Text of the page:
I Have an iPad in My Pants (And Other Stories from Life on Crutches)

If you ever want a pinhole-sized glimpse of how non-accesibile the world is to people with physical disabilities, try a stint on crutches.

When I was a kid, I thought crutches were cool. My parents bought me an old wooden set at a garage sale that my friends and I would use to play make believe leg injuries. When I broke my ankle in 10th grade, crutches were a nuisance, but it meant I got to leave every class 5 minutes early and make the boys carry my backpack for me. So when the sports med physician said I had to be on crutches, I not only didn’t think it was a big deal, I failed to even notice that he didn’t give me any idea about how long I’ll have to use them. For all I know, I’ll be on crutches till I’m 40.

So, what exactly sucks about being on crutches?

You can’t carry anything.

Have you ever been inconvenienced because the paper towels were six steps away from the sink in a public bathroom? When you’re on crutches, you have to make the choice between using your toilet hands to bring a paper towel to the sink before washing or using wet hands to get to the paper towels after washing your hands.

Here is a list of things that I have carried in my pants because I am on crutches: iPad, iPhone, Lysol disinfectant wipes, travel coffee mug, water bottle, television remote, silverware, yogurt, dirty dishes, wallet, and dirty clothes from the bathroom floor.

I have also now taken to eating my breakfast oatmeal while standing at the counter in the kitchen at work. Not. Awkward. At. All.

Doors.

What’s more work: pulling or pushing a door open? When you’re on crutches, the answer is both. This experience also comes with the added bonus of awkward interactions with strangers. Sketch little crutches into it, and this cartoon pretty much sums it up.

Holding-Doors-AQuestion-of-Distsnce

Hand abuse.

My once soft and ladylike hands are now covered in calluses, dry skin, and peeling blisters. I’ve also damaged the ulnar nerve in my right hand, so I can’t feel my pinky or ring finger.

Water.

One tiny drip of water on the floor is all it takes to make a person on crutches flail desperately for stability. I recently went to a Kwik Trip while they were cleaning the floors. It was like hobbling through a mine field.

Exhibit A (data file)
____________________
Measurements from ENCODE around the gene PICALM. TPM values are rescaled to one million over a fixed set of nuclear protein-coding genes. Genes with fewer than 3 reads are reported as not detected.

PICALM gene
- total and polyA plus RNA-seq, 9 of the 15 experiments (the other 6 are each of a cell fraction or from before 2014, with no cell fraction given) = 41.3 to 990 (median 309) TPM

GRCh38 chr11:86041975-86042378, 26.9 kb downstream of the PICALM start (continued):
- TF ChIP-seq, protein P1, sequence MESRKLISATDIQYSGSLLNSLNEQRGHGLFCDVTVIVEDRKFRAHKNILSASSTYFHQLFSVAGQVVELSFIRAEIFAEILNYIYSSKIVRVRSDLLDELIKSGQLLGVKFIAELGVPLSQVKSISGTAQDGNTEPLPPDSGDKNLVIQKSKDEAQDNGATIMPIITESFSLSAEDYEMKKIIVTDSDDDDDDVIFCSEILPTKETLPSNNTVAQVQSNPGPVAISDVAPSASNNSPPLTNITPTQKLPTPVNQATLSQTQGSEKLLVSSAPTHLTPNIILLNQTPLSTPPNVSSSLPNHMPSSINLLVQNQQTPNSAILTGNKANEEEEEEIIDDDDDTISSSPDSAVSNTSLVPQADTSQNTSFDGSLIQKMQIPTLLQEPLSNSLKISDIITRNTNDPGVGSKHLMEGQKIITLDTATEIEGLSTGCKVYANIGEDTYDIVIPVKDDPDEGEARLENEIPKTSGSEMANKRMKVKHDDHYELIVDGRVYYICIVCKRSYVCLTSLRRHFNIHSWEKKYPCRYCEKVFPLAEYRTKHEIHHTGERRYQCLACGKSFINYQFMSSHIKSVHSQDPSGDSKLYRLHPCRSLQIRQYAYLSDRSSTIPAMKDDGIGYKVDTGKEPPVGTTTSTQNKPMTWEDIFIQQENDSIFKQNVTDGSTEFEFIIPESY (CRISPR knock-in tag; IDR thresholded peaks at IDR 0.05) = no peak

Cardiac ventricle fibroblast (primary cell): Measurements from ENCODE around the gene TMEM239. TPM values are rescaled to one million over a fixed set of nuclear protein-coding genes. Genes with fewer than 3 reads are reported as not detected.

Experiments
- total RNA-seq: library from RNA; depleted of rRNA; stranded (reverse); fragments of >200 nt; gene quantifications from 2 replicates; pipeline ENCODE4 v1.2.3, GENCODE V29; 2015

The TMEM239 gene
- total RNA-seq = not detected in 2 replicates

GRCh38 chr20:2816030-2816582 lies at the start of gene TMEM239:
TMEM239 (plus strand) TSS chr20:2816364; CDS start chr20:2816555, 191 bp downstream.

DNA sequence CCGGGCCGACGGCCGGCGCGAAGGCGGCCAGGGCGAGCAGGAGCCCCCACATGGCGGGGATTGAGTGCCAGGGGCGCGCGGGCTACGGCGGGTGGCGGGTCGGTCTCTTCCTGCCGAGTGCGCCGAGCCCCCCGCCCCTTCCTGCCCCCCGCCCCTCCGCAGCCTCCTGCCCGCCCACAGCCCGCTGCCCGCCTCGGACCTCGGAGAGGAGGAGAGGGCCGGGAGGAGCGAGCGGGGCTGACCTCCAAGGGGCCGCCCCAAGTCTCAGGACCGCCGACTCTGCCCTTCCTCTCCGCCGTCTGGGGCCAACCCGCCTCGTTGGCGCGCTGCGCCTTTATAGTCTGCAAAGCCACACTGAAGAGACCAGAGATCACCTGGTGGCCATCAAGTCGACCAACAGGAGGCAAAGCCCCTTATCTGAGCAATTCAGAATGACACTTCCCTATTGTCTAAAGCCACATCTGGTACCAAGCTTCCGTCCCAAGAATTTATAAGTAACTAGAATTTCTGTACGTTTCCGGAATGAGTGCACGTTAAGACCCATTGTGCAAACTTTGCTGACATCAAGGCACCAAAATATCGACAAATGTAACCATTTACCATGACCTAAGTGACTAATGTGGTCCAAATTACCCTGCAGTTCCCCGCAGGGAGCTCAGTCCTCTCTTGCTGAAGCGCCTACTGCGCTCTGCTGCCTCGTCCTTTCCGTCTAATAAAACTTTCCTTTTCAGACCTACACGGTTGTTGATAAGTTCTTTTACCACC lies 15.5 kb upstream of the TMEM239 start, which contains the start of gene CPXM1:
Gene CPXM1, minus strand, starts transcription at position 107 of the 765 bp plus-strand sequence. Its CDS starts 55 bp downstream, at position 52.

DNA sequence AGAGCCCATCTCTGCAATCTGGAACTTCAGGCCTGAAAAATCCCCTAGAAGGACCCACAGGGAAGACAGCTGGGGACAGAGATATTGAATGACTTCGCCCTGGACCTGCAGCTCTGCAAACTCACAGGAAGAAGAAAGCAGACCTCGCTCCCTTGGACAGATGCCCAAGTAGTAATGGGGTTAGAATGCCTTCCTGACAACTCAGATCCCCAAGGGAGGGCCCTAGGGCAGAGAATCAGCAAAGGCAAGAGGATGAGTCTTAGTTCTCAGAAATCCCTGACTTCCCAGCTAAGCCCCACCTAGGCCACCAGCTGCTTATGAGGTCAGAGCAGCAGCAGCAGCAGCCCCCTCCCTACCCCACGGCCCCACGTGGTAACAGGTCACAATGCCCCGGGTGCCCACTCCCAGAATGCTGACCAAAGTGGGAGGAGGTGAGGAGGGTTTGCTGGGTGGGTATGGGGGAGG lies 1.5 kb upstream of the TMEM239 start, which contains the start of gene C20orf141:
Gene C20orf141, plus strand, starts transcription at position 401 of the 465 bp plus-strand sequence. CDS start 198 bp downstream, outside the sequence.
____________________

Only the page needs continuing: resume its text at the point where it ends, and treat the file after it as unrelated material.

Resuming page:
Distance.

16 weeks ago, I could run 8 miles. Not anymore.

IMG_3999

Despite 12 weeks and 4 days on crutches (but who’s counting?), I’m happy to still have enjoyed my summer. If you’re ever wondering, it is possible to go to a beer festival and enjoy the state fair on crutches.

14022335_10154024759308020_7376873183394769412_n

Till next time, I’ll be here, drinking whole milk, eating cheese, and whispering sweet gentle urgent desperate words of healing to my crotch bone.

Advertisements

4 thoughts on “I Have an iPad in My Pants (And Other Stories from Life on Crutches)

  1. Just today at Gloria Dei, I asked Chris R., “How is Erin”? He caught me up on the happy news of the new house and then mentioned your injury and the long stint on crutches. I said, “Oh, when you’re a kid, you think crutches would be soooo cool, but when you really have them, you learn they are a pain in the butt” (or armpit/ulnar nerve as the case may be). Chris laughed and told me that’s exactly what your blog entry was about. I can relate — I was on crutches/no weight on one foot when the twins were toddlers. I fed them lunch by sliding plates around the counters until I got to the fridge, putting food on the plates and the plates on the floor. Yep – they ate like little puppies on the floor. Crutches = Eternal “Monday on a Wednesday”. I hope you’re dancing soon! I’m looking forward to reading the rest of your blog in reverse.

    Liked by 1 person

  2. I just found your blog, if I’m following you have an interior pubic ramis fracture and you’ve been on crutches for 12 weeks. I have the same, but only spent a few weeks on crutches. Can you share more about your doctor’s approach? Thank you.

    Like

    • Hi Angelika,

      I’m glad you found the blog! My doctor plans to keep me on crutches essentially until the pain has gone away. My experience so far has been that when I do forgo the crutches and walk instead, it aggravates the site of the injury. So while much of what I’ve read of others’ experiences hasn’t included such a long amount of time on crutches, it seems like a logical approach for my experience. How long ago were you injured? How do you feel your healing has gone? I’ve been struggling recently with feeling like I’m not making much progress, which can be very frustrating.

      Thanks,
      Erin

      Like

Leave a Reply

Fill in your details below or click an icon to log in:

WordPress.com Logo

You are commenting using your WordPress.com account. Log Out / Change )

Twitter picture

You are commenting using your Twitter account. Log Out / Change )

Facebook photo

You are commenting using your Facebook account. Log Out / Change )

Google+ photo

You are commenting using your Google+ account. Log Out / Change )

Connecting to %s